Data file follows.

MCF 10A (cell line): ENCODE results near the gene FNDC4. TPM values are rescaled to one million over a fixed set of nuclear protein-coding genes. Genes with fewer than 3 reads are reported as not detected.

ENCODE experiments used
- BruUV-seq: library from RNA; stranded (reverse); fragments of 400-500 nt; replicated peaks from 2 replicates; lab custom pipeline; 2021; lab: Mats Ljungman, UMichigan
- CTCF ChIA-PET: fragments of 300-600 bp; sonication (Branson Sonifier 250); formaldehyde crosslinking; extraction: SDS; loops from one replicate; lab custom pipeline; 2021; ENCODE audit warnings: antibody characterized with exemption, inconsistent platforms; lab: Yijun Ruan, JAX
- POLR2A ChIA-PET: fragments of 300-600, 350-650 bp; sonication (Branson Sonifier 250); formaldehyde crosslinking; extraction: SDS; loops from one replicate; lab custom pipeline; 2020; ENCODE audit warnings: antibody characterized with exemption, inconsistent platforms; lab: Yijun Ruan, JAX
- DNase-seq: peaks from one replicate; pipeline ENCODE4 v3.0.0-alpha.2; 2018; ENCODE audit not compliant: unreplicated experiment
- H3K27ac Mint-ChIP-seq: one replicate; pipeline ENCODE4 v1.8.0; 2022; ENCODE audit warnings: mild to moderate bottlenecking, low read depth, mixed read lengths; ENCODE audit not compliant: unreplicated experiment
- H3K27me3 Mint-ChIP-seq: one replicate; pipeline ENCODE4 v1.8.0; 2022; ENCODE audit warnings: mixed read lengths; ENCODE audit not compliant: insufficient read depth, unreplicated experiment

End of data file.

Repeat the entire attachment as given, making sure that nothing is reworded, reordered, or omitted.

MCF 10A (cell line): ENCODE results near the gene FNDC4. TPM values are rescaled to one million over a fixed set of nuclear protein-coding genes. Genes with fewer than 3 reads are reported as not detected.

ENCODE experiments used
- BruUV-seq: library from RNA; stranded (reverse); fragments of 400-500 nt; replicated peaks from 2 replicates; lab custom pipeline; 2021; lab: Mats Ljungman, UMichigan
- CTCF ChIA-PET: fragments of 300-600 bp; sonication (Branson Sonifier 250); formaldehyde crosslinking; extraction: SDS; loops from one replicate; lab custom pipeline; 2021; ENCODE audit warnings: antibody characterized with exemption, inconsistent platforms; lab: Yijun Ruan, JAX
- POLR2A ChIA-PET: fragments of 300-600, 350-650 bp; sonication (Branson Sonifier 250); formaldehyde crosslinking; extraction: SDS; loops from one replicate; lab custom pipeline; 2020; ENCODE audit warnings: antibody characterized with exemption, inconsistent platforms; lab: Yijun Ruan, JAX
- DNase-seq: peaks from one replicate; pipeline ENCODE4 v3.0.0-alpha.2; 2018; ENCODE audit not compliant: unreplicated experiment
- H3K27ac Mint-ChIP-seq: one replicate; pipeline ENCODE4 v1.8.0; 2022; ENCODE audit warnings: mild to moderate bottlenecking, low read depth, mixed read lengths; ENCODE audit not compliant: unreplicated experiment
- H3K27me3 Mint-ChIP-seq: one replicate; pipeline ENCODE4 v1.8.0; 2022; ENCODE audit warnings: mixed read lengths; ENCODE audit not compliant: insufficient read depth, unreplicated experiment